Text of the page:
Thus, the rhetoric of unavoidable risks that need to be distributed in a socially acceptable way obscures that of equality which, following the Enlightenment, used to be one of the major legitimating grounds of punitive power. For actuarial criminology, individuals should be treated differently depending on the class they belong to. This approach is justified by the idea that the ‘burden of risk’ currently threatening everyone’s life can only be dealt with at the level of whole categories of individuals. This argument seems to have become acceptable in nearly all western democracies: nobody seems to be asking whether classes of dangerousness are a ruse to cover up the revival of a census based system of justice, or whether it is right to sacrifice equality, a principle the liberal tradition viewed for over two centuries as the main protection against abuses of the power to punish. Instead of segregating undesirable people with a view to their re-socialisation through more or less forcible correctional or therapeutic treatment, the new forms of population management attach a ‘social fate’ to individuals by virtue of how far they meet the market standards of competitiveness and profitability
A two-speed, dual society is appearing. There is the highway of people who satisfy the harsh requirements of economic competition, and there is the mean street of marginal people who are incapable of keeping pace. Such a dual society may be said to have always existed, but the distribution of individuals between the two sectors used to be theorised as the outcome of chance, depending on events. It was thought to result from markets and an individual’s capacity for adapting and reacting to their logic, for staying in or re-entering if expelled. On the classical liberal view, criminal policy was the junction point of this system, segregating those unable to re-enter and trying, at least in principle, to enable them to do so after an intensive ‘treatment’. The classification of people into classes defined by the statistical findings of epidemiological research draws a different image of society as a homogeneous space with predefined circuits. Instead of an unknown wild land, marginality becomes itself an organised social zone for those people that, owing to their social characteristics, appear to be unsuited to entering the circuit of economic competition.25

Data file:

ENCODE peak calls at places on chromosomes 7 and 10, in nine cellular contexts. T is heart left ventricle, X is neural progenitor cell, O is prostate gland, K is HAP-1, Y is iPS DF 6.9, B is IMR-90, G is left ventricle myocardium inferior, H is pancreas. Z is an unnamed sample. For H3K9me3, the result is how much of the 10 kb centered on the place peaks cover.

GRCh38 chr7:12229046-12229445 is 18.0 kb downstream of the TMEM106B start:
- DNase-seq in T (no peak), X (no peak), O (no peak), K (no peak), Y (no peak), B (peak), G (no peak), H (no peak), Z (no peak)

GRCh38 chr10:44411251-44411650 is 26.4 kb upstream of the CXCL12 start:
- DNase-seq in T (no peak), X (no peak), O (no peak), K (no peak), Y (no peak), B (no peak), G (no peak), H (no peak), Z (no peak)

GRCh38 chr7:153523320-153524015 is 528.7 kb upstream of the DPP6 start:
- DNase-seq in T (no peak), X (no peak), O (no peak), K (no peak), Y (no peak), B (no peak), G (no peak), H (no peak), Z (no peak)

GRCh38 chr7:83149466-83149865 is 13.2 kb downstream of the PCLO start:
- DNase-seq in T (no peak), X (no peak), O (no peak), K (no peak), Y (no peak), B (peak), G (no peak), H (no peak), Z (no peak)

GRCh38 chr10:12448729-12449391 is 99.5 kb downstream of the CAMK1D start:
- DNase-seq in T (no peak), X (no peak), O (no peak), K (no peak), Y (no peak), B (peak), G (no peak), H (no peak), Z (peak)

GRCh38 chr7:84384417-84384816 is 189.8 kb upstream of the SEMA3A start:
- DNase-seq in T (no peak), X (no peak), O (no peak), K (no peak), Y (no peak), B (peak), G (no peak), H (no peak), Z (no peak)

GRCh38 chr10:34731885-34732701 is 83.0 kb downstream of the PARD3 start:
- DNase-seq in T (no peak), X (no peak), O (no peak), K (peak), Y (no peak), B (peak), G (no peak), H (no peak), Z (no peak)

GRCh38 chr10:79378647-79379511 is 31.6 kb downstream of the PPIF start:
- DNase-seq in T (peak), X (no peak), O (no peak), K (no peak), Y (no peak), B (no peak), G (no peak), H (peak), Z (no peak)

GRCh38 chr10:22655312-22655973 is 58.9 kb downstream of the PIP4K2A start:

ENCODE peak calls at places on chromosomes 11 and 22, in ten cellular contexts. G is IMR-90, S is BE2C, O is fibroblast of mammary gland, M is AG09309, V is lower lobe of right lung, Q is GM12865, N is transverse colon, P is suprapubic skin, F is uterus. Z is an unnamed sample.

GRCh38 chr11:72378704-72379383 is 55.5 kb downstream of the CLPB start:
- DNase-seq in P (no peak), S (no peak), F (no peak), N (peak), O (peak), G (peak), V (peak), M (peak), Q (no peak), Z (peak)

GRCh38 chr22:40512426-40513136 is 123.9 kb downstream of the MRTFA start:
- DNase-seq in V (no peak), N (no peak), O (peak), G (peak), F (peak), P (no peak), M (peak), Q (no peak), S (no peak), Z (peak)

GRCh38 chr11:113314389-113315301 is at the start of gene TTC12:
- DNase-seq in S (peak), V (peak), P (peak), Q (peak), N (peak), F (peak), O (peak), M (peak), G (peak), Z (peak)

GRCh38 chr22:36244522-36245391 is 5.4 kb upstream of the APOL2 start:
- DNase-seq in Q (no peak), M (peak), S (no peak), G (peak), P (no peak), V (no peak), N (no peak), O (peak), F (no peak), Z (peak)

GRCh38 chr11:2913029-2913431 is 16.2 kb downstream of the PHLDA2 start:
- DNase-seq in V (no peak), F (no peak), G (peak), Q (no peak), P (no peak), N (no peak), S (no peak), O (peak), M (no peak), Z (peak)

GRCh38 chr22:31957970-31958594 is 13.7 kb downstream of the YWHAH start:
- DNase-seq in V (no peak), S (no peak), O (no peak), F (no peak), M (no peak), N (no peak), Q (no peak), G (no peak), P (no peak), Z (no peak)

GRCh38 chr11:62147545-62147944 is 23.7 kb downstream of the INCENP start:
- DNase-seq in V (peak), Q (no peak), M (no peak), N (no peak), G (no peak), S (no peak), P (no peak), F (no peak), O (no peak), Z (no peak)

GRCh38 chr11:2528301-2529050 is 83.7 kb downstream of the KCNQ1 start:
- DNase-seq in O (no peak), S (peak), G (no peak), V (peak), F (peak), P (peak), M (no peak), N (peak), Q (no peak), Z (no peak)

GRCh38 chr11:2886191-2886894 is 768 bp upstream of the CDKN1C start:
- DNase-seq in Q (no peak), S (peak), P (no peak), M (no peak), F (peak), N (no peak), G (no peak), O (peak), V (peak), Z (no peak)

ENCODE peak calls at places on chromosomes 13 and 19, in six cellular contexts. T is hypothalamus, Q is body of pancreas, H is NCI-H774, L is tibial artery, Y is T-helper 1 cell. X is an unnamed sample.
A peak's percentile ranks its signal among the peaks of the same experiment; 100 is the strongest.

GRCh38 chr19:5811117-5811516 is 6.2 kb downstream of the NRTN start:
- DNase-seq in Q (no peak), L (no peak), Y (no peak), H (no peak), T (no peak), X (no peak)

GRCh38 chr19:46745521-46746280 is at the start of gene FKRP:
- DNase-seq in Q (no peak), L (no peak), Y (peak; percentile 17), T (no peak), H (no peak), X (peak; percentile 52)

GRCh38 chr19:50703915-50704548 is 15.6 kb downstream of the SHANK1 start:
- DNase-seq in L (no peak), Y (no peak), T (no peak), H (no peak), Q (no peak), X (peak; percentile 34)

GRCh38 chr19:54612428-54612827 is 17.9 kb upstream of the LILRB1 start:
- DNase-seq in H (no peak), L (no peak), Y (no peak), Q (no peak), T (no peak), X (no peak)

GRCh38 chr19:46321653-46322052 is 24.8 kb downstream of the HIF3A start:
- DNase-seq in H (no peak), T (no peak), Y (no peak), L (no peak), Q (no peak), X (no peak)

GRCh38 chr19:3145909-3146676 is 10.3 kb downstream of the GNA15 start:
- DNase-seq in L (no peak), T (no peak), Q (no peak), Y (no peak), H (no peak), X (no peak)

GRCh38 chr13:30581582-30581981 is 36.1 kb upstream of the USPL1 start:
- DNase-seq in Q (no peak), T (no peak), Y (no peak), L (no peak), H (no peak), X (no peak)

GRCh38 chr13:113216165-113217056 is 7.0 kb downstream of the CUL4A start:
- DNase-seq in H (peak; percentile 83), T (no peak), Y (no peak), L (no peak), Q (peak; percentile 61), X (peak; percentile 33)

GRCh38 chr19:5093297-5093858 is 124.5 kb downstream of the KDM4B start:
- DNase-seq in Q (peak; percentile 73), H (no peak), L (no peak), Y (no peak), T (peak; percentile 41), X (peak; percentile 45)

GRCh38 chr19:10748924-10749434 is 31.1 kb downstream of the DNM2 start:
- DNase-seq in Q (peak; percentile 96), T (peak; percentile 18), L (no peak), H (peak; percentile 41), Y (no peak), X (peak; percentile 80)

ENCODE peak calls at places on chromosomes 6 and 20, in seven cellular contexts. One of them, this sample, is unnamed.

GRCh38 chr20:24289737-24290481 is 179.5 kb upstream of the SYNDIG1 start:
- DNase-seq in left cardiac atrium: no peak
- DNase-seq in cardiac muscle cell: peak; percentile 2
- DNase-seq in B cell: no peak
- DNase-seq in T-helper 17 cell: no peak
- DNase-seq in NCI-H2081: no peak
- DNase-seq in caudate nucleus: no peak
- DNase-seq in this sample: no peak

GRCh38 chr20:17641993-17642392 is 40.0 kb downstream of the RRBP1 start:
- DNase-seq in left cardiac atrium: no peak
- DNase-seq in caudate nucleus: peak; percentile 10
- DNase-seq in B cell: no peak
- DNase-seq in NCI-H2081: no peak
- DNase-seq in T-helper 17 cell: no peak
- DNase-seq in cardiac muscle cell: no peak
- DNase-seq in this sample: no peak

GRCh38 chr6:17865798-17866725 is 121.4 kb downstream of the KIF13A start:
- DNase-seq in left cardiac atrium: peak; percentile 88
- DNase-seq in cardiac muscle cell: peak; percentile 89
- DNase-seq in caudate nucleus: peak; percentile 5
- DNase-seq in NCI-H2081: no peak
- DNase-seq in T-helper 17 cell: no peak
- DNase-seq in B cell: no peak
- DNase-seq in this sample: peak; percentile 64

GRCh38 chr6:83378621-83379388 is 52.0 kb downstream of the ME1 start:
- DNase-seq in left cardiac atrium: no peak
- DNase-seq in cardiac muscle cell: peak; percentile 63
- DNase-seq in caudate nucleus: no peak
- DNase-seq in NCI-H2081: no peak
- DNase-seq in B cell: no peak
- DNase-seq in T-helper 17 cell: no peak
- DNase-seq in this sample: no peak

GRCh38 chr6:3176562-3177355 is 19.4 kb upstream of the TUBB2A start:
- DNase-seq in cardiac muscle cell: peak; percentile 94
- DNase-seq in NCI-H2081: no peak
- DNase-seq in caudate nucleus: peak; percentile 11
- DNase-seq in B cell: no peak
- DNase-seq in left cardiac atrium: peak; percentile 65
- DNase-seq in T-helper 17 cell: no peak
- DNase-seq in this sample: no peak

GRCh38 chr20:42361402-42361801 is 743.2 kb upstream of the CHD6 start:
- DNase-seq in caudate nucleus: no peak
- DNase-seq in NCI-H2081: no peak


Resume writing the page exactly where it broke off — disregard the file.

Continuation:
New criminal policies reflect what Peter Gloz26 has called ‘the two-thirds society’, where a significant quota of citizens is excluded from well-being, or the ‘good life’ and the political means for claiming it. Within welfare systems, the circuits of political and economic exchange systematically differentiate between interests protected by organisations with strong bargaining power, interests defended by associations without a strategic position and, finally, ‘widespread’ interests lacking any effective protection. Moreover, for over twenty years in Europe, and much longer in the USA, there has been the phenomenon of a mass migration of people from continental areas with high demographic rates and scarce, if any, development, desperately seeking the advantages of belonging to a ‘prized’ citizenship. This situation has led to a mass of economically and politically very weak people who are de facto excluded from the actual enjoyment of nearly every sort of right. As Galbraith27 has argued, the guarantee of rights for majorities, together with the need for downsizing social security owing to the fiscal crisis of the state, has turned affluent democracies into ‘dictatorships of a satisfied class’: the rich, the wealthy, the affluent have always existed but, while in the past they were a minority, they are now a majority. Therefore, they are no longer forced to defend their privileges by promoting social mobility: they can afford immobility. Such historical-social conditions have led in all western countries to the emergence of a what has been labelled an underclass,28 a more or less extended social subclass, often ethnically defined, deprived of legitimate access to available economic and social resources. It is depicted as dangerous and felt as a threat to urban security. There might be cynical joy in seeing how power finally drops the mask of the rhetoric of equality, but what we call (legal) civilisation is but a collection of masks everyone is supposed to wear, above all, the state leviathan.